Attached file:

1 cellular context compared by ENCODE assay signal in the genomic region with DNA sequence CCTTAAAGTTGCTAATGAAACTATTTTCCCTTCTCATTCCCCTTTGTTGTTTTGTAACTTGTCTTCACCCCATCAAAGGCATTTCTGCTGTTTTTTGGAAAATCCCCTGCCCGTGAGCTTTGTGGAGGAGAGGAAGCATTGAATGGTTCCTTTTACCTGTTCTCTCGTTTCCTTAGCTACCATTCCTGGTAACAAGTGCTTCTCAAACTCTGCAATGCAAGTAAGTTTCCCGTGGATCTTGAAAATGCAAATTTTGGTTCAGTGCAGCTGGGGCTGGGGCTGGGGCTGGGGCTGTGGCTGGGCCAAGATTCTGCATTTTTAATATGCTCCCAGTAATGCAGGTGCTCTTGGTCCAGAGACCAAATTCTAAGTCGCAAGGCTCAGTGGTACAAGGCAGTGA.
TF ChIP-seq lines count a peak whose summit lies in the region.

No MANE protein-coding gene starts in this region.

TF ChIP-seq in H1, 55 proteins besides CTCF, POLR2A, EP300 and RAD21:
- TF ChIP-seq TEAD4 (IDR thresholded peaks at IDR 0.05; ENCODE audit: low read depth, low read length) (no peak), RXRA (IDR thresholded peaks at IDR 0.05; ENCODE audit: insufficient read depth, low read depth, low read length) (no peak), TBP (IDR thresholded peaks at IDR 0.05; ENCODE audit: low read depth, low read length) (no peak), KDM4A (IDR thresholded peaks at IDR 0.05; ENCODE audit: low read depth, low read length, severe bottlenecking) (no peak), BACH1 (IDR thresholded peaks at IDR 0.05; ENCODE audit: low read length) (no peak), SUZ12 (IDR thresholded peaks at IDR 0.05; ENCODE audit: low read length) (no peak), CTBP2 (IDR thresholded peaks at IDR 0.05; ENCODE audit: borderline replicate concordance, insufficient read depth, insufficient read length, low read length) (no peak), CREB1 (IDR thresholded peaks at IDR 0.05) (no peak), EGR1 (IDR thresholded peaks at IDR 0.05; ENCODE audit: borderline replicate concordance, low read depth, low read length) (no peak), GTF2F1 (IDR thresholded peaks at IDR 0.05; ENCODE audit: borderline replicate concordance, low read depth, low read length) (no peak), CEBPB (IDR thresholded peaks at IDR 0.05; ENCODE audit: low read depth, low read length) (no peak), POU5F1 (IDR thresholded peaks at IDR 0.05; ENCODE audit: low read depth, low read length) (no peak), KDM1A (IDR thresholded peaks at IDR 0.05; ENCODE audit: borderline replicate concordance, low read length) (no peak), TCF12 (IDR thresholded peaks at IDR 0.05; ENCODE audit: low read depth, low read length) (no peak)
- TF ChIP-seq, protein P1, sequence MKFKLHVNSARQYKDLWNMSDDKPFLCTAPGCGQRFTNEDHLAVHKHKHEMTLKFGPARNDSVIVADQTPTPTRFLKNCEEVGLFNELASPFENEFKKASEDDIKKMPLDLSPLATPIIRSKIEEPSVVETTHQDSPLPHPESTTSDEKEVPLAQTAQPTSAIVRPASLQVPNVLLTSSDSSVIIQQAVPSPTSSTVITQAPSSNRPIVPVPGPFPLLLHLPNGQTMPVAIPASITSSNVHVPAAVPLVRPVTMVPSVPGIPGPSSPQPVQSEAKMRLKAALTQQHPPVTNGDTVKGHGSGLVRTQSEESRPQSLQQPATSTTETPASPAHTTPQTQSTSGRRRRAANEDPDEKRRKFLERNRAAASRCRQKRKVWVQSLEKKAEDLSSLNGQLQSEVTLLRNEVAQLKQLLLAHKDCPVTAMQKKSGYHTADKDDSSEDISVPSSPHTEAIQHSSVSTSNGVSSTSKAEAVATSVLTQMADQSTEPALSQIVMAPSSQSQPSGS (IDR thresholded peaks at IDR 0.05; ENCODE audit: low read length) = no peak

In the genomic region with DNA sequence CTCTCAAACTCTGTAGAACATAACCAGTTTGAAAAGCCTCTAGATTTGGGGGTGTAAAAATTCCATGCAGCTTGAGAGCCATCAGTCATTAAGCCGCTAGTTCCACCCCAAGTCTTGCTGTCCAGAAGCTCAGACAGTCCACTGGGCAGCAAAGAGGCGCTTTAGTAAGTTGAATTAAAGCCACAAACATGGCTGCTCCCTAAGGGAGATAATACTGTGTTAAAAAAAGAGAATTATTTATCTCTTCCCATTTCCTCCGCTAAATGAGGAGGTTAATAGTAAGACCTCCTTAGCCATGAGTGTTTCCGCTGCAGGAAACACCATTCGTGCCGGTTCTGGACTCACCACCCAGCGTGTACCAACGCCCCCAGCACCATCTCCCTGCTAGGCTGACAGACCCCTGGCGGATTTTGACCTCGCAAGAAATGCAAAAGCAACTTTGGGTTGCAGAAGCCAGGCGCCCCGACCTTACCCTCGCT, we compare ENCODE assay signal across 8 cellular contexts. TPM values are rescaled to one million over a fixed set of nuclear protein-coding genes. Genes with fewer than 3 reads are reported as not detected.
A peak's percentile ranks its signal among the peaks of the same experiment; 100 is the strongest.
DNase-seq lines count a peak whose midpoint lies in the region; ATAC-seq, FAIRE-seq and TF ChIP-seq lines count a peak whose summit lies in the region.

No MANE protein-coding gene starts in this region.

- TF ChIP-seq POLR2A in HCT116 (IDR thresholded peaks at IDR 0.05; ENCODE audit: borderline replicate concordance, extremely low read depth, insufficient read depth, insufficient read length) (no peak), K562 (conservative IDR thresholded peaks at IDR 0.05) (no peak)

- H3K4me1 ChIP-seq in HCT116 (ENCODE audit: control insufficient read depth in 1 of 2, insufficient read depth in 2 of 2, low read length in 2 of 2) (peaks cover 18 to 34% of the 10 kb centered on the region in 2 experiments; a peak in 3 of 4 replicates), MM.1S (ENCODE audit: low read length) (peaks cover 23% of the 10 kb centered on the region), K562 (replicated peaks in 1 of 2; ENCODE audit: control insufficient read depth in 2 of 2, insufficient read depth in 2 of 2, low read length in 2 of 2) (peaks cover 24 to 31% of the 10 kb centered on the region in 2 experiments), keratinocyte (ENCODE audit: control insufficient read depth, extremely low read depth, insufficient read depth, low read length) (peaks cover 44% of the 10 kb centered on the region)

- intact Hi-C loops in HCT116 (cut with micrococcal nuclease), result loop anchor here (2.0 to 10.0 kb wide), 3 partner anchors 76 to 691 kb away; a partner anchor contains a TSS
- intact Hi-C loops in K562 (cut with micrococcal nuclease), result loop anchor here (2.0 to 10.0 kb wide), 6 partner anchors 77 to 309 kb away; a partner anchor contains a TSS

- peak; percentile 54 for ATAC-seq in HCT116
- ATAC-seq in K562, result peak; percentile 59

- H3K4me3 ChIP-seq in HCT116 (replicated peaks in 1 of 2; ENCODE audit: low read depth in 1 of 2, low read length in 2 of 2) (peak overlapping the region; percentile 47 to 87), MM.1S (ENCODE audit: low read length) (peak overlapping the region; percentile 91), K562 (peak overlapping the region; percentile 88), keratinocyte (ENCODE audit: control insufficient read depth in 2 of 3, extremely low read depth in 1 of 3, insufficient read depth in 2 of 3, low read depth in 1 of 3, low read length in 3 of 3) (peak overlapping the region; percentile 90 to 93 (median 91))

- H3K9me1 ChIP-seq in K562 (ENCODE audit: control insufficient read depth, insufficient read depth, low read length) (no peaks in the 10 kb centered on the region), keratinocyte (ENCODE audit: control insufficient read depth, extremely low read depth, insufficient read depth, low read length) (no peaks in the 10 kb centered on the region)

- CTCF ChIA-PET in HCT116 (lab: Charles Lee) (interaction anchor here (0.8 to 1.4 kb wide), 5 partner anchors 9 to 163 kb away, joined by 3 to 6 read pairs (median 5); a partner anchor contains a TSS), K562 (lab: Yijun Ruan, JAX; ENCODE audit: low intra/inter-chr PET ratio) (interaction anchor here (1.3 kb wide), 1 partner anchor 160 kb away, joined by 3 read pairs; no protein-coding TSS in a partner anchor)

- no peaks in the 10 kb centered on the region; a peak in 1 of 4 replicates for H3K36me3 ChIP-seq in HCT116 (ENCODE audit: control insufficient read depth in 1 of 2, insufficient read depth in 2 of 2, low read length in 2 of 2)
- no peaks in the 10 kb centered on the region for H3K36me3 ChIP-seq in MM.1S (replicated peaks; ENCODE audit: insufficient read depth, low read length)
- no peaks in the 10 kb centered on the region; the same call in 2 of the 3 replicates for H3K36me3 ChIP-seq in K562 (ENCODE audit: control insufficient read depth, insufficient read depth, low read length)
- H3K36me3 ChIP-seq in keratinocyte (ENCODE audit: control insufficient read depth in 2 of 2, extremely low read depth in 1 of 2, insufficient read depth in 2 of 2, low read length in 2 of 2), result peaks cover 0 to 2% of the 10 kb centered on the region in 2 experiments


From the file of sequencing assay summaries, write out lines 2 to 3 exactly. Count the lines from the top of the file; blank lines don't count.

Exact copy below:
TF ChIP-seq lines count a peak whose summit lies in the region.

No MANE protein-coding gene starts in this region.